4. Should there be a fine for any of this behavior which is uncovered? [GOAC to Mike Lodmel, 2017.09.21]

    (In tiny digs, GOAC addresses its letter to “Mr. Lodmel”, not “Dr.”)

    GOAC has also invited Dr. Lodmel’s neighbor (competitor?) Chester superintendent Heath Larson to respond to the third, fourth, and fifth+subpoints questions listed above. While Dr. Lodmel’s response either hasn’t arrived or hasn’t been posted to GOAC’s meeting webpage yet, Mr. Larson’s September 27 letter is online. Larson says he knows of no other schools besides Tri-Valley attempting to pad enrollment numbers (Larson doesn’t use those words, just refers to “this” and “recent attempt” in reference to GOAC’s language of “attempt to include students in their headcounts that likely do not reflect their full-time student enrollment”). He defends school districts and local control and responds cautiously to the suggestion of DLA action:

    …I would not oppose nor support an examination from the Department of Legislative Audit for any school due to not knowing at this time if additional school staff would need to be hired or a disruption of the learning environment would occur [Heath Larson to GOAC, 2017.09.27].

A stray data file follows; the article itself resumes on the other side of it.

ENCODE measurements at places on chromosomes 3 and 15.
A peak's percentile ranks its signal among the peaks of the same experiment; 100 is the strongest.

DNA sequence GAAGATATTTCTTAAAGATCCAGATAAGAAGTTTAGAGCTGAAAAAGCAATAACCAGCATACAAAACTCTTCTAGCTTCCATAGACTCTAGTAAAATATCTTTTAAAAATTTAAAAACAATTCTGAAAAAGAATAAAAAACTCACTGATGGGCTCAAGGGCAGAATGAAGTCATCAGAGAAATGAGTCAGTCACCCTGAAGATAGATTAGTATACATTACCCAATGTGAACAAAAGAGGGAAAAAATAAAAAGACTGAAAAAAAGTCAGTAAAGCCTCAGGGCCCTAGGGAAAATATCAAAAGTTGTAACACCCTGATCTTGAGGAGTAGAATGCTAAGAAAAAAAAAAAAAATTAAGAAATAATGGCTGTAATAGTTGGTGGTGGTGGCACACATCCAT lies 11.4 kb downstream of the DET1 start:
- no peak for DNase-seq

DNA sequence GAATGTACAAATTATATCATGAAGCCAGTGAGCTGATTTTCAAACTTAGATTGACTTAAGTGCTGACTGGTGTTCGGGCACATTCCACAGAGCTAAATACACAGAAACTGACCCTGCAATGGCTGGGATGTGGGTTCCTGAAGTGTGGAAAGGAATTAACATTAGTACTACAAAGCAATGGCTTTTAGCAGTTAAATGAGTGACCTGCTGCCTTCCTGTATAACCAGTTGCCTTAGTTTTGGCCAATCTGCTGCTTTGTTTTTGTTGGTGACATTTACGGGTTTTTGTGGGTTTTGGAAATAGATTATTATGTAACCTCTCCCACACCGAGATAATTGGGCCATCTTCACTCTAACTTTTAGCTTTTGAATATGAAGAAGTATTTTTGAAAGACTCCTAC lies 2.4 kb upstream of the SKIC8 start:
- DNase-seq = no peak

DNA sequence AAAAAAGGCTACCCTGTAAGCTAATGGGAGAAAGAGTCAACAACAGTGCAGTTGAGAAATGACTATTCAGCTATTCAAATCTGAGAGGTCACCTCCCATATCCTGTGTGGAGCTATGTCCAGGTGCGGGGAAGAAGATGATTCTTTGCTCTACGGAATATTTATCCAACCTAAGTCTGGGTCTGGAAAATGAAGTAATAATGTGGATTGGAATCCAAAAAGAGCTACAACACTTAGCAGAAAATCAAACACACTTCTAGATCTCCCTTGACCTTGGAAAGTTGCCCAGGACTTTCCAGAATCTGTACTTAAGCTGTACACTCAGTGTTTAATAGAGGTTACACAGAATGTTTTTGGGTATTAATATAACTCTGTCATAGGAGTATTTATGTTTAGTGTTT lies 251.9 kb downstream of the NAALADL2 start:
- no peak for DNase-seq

Larson voices similar agnostic toward the other proposed legislative responses, asking if the Department of Education could manage an unannounced count date and if such a program would impinge on DOE’s ability to provide other “valuable technical assistance for school districts.” He says the Legislature should determine “if a fine is appropriate and if so, the respective amount,” although we should keep in mind that the Legislature can only determine a fine for future such activities, not for Lodmel’s already offered and rescinded enticements, which current law appears not to prohibit. Even if Attorney General Marty Jackley can find a statute under which to squeeze Lodmel, the court will determine the fine, not the Legislature.

    GOAC convenes Thursday at 1 p.m., and Tri-Valley is the fifth item on the agenda. The meeting’s biggest potential potboiler, the GEAR UP/Mid-Central scandal, is sixth, so it’s possible GOAC could steam through the preceding items and get to Tri-Valley on Thursday.